Great West End Theatres
Presented by Sir Donald Sinden
Directed by Marc Sinden
Featuring interviews with
Sir Cameron Mackintosh, Anthony Andrews, Michael Ball, Steven Berkoff and Simon Callow.
What famous brothers made their marks on the stage?
What was the theatre originally built for?
Find out in this DVD… along with other hilarious theatrical anecdotes!
Cambridge Circus W1
Built: 1891. Seats: 1400
Architect: Thomas Edward Collcutt
Current Owner: Really Useful Theatres
Binnie Hale ~ Anna Pavlova ~ The Marx Brothers ~ Sir Laurence Olivier ~ Derren Brown
Song and Dance ~ Les Misérables ~ The Woman in White ~ Anything Goes ~ Flower Drum Song ~ Cabaret ~ The Entertainer ~ The Sound of Music ~ Jesus Christ Superstar ~ Monty Python’s Spamalot ~ Priscilla Queen of the Desert
Richard D’Oyly Carte, who produced the Gilbert and Sullivan operas, commissioned the theatre in the 1880s.
It was designed by Thomas Edward Collcutt and the foundation stone was laid by D’Oyly Carte’s wife Helen in 1888 - it can still be seen on the façade of the theatre.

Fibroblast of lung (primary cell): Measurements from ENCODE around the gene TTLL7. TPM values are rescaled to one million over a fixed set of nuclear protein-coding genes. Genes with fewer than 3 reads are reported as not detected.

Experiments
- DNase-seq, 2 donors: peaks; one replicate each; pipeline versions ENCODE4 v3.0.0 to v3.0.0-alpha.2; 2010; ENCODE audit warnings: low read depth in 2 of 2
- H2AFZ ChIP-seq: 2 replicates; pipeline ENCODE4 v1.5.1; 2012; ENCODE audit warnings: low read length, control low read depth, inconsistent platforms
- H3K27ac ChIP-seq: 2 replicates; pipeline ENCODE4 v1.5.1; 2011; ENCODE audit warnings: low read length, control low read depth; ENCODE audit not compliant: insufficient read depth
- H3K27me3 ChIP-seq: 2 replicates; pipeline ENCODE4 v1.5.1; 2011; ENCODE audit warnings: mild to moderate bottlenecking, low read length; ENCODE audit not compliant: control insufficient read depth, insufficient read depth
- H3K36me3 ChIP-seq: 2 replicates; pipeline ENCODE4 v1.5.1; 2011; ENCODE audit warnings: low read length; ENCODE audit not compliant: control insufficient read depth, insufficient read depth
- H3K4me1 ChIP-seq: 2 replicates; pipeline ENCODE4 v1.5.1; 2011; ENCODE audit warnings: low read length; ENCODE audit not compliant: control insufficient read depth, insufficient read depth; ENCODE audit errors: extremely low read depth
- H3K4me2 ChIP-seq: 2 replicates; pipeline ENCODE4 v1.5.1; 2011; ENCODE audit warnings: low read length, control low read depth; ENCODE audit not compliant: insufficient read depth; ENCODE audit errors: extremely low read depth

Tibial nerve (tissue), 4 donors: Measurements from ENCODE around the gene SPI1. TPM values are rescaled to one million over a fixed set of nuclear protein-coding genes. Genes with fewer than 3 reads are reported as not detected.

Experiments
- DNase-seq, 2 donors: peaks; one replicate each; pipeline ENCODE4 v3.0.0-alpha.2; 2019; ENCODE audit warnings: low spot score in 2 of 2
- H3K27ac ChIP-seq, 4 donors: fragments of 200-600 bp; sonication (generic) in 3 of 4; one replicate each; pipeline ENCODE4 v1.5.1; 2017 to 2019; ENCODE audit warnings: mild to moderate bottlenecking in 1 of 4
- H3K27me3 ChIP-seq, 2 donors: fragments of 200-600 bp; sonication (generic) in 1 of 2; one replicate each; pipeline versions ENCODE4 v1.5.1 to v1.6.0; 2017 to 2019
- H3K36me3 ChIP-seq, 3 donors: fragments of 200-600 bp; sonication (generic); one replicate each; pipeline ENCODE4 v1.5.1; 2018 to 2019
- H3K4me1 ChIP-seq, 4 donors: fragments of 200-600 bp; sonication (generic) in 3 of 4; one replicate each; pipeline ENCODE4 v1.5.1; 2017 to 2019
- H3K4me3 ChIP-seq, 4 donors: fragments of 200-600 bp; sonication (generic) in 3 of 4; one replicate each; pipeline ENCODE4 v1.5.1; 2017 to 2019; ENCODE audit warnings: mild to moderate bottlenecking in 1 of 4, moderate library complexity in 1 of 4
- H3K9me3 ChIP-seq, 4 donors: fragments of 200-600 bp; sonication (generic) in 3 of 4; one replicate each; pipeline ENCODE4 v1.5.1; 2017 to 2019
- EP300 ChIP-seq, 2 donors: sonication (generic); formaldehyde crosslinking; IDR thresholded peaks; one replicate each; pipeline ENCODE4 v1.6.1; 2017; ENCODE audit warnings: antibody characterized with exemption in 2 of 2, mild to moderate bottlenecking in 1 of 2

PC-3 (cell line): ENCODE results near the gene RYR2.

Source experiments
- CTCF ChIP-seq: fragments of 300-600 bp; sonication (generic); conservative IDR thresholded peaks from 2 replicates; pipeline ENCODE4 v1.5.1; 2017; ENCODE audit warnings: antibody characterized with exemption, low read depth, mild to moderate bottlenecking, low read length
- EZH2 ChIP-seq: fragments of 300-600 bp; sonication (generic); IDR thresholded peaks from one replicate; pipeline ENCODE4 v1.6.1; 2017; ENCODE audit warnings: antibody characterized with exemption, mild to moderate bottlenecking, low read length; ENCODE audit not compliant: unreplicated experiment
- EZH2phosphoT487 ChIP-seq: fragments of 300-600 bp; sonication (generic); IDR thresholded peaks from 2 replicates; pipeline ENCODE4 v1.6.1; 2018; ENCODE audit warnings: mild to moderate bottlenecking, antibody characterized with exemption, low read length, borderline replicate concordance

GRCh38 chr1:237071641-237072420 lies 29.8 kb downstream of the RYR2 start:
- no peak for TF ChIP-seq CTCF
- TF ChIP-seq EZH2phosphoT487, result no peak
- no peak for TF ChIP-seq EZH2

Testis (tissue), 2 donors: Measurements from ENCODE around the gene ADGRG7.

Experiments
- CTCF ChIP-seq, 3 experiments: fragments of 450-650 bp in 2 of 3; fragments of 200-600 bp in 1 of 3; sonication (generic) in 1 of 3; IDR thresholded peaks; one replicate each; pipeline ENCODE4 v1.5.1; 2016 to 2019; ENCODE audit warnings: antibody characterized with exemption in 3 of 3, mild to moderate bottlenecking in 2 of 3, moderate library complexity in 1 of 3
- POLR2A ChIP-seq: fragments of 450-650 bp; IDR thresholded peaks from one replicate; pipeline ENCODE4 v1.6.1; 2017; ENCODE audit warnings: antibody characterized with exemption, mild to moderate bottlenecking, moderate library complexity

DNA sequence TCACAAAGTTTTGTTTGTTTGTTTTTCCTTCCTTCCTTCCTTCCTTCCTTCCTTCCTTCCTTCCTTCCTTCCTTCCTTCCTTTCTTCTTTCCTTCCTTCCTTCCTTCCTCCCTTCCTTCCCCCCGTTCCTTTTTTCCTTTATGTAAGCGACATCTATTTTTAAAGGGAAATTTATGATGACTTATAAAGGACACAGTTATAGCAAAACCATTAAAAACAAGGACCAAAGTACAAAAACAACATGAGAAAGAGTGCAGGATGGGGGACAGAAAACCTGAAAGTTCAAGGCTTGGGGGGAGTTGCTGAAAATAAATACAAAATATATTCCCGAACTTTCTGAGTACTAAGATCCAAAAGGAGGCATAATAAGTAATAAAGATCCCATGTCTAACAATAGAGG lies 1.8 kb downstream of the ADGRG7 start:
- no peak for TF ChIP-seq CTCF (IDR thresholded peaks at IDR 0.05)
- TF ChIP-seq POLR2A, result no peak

It opened as the “Royal English Opera House” in January 1891 with Sullivan’s Ivanhoe.
It was sold within a year and renamed the Palace Theatre of Varieties.
In March 1897, the theatre began to screen films including early newsreels from around the world, many of them made by film pioneer William Kennedy Laurie Dickson.
The name of the theatre was finally changed to The Palace Theatre in 1911 and became famous for both its orchestra and its beautiful dancers known as the Palace Girls.
From then on it hosted a number of successful productions, including No, No, Nanette, The Sound of Music, Jesus Christ Superstar and the sensational Les Misérables, which ran for nineteen years.
The theatre’s capacity is 1400 seats, and it was Grade II listed in June 1960.
It is owned by Really Useful Theatres.